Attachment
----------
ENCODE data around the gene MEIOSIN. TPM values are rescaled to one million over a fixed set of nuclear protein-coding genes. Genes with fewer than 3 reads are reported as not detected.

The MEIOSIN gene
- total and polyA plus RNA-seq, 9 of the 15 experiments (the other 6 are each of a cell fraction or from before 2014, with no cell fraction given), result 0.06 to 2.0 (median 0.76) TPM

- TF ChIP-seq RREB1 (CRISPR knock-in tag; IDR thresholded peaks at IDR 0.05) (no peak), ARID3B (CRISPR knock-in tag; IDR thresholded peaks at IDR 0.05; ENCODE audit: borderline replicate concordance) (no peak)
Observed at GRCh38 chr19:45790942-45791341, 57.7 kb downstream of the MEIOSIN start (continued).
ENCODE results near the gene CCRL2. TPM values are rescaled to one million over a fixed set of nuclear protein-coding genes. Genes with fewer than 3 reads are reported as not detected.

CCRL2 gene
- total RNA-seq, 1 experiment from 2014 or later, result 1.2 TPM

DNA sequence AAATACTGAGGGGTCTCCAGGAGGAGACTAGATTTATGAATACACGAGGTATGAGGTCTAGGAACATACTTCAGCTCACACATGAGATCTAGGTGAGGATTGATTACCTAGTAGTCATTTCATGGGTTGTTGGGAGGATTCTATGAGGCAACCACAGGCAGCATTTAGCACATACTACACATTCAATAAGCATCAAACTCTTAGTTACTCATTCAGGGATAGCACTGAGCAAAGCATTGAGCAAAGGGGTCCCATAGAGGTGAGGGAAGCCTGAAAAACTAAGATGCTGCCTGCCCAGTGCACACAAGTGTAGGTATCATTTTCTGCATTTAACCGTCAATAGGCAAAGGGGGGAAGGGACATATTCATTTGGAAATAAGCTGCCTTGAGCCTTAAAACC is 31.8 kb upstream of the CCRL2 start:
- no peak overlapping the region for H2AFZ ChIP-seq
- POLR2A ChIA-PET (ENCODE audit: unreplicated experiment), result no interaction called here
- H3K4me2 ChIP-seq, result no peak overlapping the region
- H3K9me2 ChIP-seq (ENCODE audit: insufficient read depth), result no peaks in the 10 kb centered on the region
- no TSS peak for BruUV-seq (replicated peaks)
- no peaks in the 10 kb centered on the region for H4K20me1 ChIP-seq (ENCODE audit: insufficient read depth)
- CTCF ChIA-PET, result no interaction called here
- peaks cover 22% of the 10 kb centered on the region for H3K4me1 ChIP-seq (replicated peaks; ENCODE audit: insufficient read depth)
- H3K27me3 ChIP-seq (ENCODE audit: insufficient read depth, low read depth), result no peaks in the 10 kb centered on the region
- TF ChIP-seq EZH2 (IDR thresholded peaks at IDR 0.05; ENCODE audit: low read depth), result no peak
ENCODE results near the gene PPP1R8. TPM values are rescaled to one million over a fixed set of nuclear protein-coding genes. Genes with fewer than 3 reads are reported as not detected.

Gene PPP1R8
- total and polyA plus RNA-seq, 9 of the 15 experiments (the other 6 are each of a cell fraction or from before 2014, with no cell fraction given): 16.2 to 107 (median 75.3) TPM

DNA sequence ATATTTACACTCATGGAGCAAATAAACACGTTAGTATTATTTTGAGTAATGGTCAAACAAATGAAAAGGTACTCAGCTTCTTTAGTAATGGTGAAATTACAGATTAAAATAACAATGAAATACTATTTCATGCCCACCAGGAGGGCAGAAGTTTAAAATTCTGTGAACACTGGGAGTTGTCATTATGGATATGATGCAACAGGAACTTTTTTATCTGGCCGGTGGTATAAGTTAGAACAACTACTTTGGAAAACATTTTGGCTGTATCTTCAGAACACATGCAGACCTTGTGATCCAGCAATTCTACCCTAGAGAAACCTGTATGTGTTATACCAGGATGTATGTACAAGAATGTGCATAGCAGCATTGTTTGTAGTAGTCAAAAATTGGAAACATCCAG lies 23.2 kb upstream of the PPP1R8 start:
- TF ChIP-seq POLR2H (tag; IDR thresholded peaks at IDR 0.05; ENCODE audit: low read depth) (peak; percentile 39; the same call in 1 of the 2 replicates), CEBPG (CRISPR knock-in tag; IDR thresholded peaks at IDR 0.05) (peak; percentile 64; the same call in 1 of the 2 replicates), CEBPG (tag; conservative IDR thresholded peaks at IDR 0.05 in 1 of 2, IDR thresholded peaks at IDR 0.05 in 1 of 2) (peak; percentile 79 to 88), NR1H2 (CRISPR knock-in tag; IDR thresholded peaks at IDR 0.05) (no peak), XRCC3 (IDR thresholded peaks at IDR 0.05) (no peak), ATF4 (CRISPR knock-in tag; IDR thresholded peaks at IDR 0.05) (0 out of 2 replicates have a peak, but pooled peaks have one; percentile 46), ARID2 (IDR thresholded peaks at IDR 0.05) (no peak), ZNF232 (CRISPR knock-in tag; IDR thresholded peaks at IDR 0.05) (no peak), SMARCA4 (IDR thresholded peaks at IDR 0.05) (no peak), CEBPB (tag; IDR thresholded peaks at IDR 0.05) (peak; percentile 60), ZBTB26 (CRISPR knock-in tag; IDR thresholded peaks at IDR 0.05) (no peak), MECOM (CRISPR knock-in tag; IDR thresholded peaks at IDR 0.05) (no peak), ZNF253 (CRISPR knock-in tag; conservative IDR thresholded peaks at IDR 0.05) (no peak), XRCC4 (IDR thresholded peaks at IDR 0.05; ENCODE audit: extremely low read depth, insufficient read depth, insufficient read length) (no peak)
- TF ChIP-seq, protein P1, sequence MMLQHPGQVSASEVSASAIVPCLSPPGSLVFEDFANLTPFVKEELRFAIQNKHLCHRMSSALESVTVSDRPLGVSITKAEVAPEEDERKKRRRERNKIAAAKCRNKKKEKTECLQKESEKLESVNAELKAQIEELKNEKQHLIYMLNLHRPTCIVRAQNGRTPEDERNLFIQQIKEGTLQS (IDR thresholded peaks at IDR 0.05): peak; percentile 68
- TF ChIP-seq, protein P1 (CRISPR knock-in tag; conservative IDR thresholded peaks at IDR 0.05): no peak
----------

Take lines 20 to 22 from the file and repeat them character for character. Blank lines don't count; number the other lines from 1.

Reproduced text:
ENCODE results near the gene PPP1R8. TPM values are rescaled to one million over a fixed set of nuclear protein-coding genes. Genes with fewer than 3 reads are reported as not detected.

Gene PPP1R8
- total and polyA plus RNA-seq, 9 of the 15 experiments (the other 6 are each of a cell fraction or from before 2014, with no cell fraction given): 16.2 to 107 (median 75.3) TPM